Health Economics Courses

By Mariza Halliday - Last update

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What is Health Economics?

Health Economics is the branch of economics concerned with issues related to efficiency, effectiveness, values, and behaviour in the production and consumption of health and health care.

It is the study of how resources are allocated within the health care industry for the promotion, maintenance and improvement of health and healthcare facilities. This includes the study of health care and health-related services, their costs and benefits and how scarce resources are distributed as well as the promotion of healthy lifestyles and positive health outcomes.

Principles of health economics including the notions of scarcity, supply and demand, distinctions between need and demand, opportunity cost, discounting, time horizons, margins, efficiency and equity.

Healthcare economists examine how a medical operation’s resources are allocated. They then use that information to determine the best way to deliver efficient, cost-effective services such as the allocation of doctors, nurses, and other medical professionals in large healthcare facilities and funding for drug research.

What 3rd level courses are available?

Universities and colleges in Ireland are offering Health Economics courses in the following subject areas:

  • Diploma in Health Economics – The study of the economics of healthcare provision.
  • Professional Diploma in Health Economics – The study of healthcare in Ireland to understand the economic rationale behind the allocation of resources in this vital sector.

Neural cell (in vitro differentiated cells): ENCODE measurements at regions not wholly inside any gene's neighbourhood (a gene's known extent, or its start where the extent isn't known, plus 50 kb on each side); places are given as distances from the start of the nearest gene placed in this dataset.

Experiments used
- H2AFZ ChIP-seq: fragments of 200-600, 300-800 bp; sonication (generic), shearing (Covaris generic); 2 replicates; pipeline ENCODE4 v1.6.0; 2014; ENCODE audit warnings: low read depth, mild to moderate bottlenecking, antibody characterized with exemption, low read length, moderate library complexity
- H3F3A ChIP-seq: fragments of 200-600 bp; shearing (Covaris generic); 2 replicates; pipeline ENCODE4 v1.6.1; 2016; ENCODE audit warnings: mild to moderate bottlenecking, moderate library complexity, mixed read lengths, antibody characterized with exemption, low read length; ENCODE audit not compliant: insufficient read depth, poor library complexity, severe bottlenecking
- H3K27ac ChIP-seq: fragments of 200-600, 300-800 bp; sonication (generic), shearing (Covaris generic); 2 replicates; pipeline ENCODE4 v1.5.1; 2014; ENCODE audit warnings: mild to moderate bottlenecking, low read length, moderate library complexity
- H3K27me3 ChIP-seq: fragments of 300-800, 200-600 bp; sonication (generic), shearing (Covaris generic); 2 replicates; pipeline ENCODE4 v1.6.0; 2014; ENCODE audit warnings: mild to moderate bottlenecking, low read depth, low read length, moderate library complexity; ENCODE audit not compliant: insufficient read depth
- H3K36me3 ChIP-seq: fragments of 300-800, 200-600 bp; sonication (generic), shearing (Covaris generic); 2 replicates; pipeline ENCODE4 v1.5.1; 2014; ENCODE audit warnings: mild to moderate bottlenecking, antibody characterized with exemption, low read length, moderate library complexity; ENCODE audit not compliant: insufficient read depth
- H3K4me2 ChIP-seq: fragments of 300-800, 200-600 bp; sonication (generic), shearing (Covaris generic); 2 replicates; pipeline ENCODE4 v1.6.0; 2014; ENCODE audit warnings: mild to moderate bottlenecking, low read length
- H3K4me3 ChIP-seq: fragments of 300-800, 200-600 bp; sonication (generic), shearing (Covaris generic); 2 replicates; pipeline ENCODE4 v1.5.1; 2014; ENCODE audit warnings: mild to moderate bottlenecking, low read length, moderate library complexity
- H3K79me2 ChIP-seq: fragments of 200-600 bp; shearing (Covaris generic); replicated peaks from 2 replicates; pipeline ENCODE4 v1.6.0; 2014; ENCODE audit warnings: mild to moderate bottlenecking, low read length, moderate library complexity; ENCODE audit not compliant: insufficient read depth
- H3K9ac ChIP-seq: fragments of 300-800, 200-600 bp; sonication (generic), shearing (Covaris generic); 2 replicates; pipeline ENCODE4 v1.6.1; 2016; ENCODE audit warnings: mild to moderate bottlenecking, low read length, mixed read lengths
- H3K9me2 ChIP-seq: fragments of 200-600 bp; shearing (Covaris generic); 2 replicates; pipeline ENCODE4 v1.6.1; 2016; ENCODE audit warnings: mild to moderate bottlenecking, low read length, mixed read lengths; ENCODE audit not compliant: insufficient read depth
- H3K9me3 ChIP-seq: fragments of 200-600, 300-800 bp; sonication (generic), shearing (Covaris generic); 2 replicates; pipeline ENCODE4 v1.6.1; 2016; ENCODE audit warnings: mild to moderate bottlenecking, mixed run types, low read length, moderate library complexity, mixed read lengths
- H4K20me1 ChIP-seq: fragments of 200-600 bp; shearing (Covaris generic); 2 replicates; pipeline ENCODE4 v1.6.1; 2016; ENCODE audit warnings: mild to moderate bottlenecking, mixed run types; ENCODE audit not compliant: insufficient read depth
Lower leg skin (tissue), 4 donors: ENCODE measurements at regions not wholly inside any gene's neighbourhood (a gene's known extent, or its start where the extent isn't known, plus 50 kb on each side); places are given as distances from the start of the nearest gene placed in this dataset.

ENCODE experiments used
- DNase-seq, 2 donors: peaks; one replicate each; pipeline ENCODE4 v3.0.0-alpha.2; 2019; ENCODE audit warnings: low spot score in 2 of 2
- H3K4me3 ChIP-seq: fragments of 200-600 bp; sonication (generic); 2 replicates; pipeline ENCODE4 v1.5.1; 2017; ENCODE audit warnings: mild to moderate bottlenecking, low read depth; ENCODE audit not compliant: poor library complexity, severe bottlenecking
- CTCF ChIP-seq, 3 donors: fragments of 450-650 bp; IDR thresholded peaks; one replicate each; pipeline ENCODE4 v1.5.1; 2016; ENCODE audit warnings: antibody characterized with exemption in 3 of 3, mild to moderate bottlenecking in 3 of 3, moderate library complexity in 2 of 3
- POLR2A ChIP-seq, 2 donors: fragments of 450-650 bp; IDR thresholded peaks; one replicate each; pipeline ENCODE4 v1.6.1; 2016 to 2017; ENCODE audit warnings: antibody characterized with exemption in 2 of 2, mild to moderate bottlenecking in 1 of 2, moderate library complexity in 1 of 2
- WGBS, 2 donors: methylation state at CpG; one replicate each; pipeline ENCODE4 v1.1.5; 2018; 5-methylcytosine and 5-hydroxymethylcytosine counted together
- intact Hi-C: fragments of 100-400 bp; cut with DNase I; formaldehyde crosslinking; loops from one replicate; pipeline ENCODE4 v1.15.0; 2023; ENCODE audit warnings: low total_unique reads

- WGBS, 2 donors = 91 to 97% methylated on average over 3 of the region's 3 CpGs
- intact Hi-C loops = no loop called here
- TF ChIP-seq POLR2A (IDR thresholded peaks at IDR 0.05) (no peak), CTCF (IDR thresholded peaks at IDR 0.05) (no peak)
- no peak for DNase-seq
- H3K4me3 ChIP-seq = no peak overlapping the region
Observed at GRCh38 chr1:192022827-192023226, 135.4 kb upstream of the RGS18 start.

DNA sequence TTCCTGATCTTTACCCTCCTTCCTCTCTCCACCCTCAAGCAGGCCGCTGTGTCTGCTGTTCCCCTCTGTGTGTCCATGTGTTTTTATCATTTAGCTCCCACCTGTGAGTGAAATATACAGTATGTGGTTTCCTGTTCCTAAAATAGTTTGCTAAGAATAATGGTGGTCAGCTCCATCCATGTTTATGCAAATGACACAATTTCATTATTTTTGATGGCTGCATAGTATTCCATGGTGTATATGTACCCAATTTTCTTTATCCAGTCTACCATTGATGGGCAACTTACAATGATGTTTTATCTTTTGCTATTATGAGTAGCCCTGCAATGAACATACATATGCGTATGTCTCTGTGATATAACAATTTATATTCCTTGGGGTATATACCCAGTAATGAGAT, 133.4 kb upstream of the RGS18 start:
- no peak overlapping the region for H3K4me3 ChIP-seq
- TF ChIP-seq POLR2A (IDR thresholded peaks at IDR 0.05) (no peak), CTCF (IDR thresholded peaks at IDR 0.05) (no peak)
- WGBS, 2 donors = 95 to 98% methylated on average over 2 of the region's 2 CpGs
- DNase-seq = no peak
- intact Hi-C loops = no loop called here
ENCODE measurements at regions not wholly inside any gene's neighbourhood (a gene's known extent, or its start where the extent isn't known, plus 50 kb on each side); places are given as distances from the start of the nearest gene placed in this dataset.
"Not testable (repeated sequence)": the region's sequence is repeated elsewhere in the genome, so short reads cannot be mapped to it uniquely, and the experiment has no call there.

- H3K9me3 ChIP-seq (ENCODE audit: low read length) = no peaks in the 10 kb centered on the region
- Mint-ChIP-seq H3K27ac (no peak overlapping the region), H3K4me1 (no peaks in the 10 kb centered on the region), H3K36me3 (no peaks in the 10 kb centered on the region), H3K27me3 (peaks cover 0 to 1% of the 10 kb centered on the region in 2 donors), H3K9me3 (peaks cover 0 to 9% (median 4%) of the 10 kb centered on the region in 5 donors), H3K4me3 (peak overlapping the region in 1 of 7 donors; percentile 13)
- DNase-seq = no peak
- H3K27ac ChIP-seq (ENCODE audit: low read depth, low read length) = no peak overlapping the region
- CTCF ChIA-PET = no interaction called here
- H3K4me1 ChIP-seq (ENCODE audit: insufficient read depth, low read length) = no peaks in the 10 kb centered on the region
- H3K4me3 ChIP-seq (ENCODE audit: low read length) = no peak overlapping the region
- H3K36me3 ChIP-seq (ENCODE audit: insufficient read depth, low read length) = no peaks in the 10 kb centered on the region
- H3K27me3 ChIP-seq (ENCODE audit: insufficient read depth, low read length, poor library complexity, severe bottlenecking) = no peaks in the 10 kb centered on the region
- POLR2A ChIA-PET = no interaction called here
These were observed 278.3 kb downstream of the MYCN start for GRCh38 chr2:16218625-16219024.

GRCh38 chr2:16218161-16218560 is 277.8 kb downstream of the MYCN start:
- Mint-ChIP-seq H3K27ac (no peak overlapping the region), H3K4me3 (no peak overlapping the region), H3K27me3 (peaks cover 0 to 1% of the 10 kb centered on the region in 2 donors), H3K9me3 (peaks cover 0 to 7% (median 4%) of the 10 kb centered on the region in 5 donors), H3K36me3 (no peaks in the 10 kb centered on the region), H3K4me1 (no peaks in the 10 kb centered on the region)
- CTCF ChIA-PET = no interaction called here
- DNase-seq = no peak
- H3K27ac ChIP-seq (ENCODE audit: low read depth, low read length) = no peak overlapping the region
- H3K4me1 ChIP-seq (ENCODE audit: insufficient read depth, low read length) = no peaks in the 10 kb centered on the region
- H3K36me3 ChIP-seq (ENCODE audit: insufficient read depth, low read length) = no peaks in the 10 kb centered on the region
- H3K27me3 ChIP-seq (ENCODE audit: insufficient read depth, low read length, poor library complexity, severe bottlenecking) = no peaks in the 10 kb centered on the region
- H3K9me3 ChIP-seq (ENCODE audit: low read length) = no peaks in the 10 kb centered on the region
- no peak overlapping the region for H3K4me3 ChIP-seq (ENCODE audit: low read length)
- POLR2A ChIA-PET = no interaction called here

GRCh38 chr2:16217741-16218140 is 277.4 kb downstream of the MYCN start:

• Applied Health Economics – Gain a systematic understanding of the application of Health Economics in healthcare decision making.
  • Health Economics and Econometrics – The study of a more econometrics based pathway underpinned by microeconomic theory, while taking the core modules required to study Health Economics.
  • Health Economics for Health Care Professionals – The study of health care systems, health care budgets and the spending within them.
  • Health Economics and Health Policy – An introduction to the central issues in health economics and health policy involved in the management of primary health care.
  • Health Economics and Pharmacoeconomics – The study of the economics and management of health services and pharmaceuticals and the management of health and pharmaceutical service provision of any administration, organization or health insurance agency, whether public or private.

Studying Health Economics in college

There are many Health Economics courses that take place over 1 year to 4 years depending on the course and modules selected. There are also part-time courses and night courses available so you can be sure to fit in your studies no matter what your schedule is like.

Courses will cover theory work through lectures, assignments, tutorials and taught modules. Assessments will take place on a continuous basis with written examinations and practical assignments combined in order to achieve a qualification.

You could also consider work experience or volunteering in areas such as accountancy, banking or finance. Contact local employers to see if they can help you. Individual government departments may also be able to offer work experience and you should contact the department directly to find out more.

Work Experience will not only give you the opportunity to obtain a deeper knowledge and understanding of the industry, it will also give you a chance to do some essential networking with other industry professionals and gain valuable contacts for the future.